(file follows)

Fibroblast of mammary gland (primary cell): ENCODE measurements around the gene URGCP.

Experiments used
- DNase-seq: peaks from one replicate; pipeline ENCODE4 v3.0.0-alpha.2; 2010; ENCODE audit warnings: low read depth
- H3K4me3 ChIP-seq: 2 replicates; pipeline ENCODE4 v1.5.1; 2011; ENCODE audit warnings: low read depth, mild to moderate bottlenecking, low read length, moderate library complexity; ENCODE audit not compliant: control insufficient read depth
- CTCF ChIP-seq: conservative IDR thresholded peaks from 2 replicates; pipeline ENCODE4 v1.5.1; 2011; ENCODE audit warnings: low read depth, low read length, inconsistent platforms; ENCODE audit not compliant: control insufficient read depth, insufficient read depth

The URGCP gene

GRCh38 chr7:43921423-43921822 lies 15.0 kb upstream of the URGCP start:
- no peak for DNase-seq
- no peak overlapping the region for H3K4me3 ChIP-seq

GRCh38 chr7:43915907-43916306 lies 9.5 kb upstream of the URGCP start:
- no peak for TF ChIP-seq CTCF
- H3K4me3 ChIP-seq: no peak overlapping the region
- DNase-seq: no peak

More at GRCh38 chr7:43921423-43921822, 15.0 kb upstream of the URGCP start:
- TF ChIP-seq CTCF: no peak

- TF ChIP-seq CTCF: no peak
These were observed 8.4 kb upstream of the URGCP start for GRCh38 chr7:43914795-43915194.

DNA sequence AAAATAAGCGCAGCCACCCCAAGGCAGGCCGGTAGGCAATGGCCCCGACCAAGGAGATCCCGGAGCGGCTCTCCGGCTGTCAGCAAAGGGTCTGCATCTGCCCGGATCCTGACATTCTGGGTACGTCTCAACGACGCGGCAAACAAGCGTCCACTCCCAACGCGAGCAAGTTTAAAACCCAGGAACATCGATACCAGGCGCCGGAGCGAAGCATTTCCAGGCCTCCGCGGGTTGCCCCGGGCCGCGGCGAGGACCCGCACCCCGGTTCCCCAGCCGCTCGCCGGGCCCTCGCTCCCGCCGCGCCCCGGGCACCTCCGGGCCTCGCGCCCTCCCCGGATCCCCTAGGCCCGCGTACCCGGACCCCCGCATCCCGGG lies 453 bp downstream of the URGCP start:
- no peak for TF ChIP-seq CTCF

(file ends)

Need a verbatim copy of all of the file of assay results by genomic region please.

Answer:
Fibroblast of mammary gland (primary cell): ENCODE measurements around the gene URGCP.

Experiments used
- DNase-seq: peaks from one replicate; pipeline ENCODE4 v3.0.0-alpha.2; 2010; ENCODE audit warnings: low read depth
- H3K4me3 ChIP-seq: 2 replicates; pipeline ENCODE4 v1.5.1; 2011; ENCODE audit warnings: low read depth, mild to moderate bottlenecking, low read length, moderate library complexity; ENCODE audit not compliant: control insufficient read depth
- CTCF ChIP-seq: conservative IDR thresholded peaks from 2 replicates; pipeline ENCODE4 v1.5.1; 2011; ENCODE audit warnings: low read depth, low read length, inconsistent platforms; ENCODE audit not compliant: control insufficient read depth, insufficient read depth

The URGCP gene

GRCh38 chr7:43921423-43921822 lies 15.0 kb upstream of the URGCP start:
- no peak for DNase-seq
- no peak overlapping the region for H3K4me3 ChIP-seq

GRCh38 chr7:43915907-43916306 lies 9.5 kb upstream of the URGCP start:
- no peak for TF ChIP-seq CTCF
- H3K4me3 ChIP-seq: no peak overlapping the region
- DNase-seq: no peak

More at GRCh38 chr7:43921423-43921822, 15.0 kb upstream of the URGCP start:
- TF ChIP-seq CTCF: no peak

- TF ChIP-seq CTCF: no peak
These were observed 8.4 kb upstream of the URGCP start for GRCh38 chr7:43914795-43915194.

DNA sequence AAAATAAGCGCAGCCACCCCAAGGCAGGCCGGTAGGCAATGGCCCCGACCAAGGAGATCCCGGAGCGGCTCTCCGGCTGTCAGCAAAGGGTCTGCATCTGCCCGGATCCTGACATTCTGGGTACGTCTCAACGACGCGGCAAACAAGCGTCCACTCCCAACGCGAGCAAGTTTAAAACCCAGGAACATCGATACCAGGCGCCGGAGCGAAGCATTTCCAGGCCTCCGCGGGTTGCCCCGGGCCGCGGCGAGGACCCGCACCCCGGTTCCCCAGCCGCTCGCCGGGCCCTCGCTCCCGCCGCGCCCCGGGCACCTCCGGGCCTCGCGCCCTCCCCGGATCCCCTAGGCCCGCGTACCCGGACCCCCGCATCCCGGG lies 453 bp downstream of the URGCP start:
- no peak for TF ChIP-seq CTCF